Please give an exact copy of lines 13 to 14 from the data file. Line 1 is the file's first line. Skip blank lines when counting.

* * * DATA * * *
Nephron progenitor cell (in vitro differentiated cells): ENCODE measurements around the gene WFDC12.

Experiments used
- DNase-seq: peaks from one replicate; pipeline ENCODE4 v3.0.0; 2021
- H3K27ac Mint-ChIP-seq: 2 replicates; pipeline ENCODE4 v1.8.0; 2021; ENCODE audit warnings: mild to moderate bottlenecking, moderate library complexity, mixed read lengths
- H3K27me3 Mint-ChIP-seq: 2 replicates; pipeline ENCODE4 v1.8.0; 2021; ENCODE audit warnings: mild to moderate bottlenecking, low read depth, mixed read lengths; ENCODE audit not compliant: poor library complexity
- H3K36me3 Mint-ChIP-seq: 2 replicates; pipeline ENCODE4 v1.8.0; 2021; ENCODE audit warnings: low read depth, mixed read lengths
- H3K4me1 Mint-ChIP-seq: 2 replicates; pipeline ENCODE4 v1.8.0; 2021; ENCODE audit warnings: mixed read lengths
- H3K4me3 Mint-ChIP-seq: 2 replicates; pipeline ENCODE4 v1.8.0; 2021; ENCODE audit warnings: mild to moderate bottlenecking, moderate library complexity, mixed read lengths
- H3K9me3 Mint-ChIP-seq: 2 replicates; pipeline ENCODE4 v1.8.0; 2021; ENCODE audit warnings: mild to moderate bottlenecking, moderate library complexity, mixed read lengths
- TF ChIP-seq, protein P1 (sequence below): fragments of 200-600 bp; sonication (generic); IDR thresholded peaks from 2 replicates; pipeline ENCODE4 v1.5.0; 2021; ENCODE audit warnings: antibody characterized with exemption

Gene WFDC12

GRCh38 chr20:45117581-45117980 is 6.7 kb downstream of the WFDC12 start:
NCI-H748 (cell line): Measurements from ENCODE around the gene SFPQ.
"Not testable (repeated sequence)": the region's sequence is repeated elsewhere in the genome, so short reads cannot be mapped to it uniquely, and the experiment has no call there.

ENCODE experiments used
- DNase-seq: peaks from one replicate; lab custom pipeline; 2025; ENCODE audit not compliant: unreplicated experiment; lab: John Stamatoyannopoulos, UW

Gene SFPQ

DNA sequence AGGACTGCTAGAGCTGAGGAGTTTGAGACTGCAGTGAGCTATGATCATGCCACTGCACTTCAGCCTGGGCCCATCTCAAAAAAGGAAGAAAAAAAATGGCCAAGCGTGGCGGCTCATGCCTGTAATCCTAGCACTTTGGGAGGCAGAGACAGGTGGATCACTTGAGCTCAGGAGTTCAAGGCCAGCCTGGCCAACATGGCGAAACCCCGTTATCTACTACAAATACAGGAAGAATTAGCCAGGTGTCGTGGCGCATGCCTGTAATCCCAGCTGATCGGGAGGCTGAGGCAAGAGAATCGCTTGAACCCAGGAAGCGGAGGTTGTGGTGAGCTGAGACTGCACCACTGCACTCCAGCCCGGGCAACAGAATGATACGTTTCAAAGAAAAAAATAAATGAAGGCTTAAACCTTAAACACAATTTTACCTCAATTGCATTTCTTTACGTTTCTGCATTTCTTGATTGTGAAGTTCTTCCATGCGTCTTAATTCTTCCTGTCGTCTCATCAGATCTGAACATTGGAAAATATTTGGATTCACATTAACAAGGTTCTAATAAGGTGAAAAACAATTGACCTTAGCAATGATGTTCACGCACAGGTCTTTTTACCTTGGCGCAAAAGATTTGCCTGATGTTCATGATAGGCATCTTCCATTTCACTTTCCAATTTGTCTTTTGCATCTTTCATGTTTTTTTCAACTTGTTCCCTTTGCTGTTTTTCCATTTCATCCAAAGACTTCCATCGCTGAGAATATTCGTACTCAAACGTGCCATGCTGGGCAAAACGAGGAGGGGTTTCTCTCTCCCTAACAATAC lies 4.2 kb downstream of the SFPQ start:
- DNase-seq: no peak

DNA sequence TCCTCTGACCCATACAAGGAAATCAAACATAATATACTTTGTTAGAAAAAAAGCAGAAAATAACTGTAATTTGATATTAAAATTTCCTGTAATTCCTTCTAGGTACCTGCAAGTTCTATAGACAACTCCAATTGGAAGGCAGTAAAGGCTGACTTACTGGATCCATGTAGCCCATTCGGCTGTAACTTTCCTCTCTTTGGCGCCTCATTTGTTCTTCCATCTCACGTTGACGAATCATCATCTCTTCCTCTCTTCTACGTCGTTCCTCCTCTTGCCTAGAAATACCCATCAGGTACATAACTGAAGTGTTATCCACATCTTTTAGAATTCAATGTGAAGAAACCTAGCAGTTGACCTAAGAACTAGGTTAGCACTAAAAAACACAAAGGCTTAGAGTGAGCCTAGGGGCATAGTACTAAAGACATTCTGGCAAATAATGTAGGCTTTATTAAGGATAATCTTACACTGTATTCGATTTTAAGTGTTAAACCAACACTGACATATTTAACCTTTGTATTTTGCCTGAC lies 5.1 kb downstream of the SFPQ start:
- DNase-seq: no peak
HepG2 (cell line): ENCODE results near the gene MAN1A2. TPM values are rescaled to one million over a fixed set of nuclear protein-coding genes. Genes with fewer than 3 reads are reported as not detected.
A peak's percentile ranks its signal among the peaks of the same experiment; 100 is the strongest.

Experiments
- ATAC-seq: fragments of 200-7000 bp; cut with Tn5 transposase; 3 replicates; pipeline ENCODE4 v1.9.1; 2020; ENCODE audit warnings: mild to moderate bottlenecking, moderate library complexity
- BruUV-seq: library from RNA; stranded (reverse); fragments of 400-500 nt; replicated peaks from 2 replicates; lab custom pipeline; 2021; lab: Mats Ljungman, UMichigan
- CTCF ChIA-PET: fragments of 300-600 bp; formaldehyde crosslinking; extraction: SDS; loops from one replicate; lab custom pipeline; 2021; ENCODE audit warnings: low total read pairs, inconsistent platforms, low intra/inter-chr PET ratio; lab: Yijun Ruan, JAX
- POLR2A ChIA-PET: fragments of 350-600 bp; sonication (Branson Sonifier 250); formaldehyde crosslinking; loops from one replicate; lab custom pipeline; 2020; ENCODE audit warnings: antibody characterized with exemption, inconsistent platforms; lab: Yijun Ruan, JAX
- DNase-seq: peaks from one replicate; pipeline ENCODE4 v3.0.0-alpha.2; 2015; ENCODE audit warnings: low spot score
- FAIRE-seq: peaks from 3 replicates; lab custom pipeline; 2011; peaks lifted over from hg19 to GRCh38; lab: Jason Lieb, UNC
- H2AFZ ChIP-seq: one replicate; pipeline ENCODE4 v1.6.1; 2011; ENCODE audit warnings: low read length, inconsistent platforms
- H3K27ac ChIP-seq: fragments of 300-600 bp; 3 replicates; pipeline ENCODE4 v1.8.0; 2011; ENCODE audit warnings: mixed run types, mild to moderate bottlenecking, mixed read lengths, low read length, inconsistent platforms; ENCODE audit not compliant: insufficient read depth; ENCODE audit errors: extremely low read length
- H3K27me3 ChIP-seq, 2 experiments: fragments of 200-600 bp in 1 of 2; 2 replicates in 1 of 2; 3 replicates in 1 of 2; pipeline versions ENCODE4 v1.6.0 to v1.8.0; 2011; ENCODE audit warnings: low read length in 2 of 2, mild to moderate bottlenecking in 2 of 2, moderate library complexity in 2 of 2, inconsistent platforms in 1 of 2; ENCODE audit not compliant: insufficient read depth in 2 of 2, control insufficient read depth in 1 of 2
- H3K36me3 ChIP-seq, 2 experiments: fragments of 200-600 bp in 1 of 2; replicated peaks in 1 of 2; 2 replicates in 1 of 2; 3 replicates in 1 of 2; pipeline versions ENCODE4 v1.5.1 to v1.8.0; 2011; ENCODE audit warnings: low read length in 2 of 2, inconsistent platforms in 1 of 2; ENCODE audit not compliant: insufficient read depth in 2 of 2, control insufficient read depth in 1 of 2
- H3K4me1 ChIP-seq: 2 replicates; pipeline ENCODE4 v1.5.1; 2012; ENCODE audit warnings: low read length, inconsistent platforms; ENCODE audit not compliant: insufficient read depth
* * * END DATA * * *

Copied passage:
NCI-H748 (cell line): Measurements from ENCODE around the gene SFPQ.
"Not testable (repeated sequence)": the region's sequence is repeated elsewhere in the genome, so short reads cannot be mapped to it uniquely, and the experiment has no call there.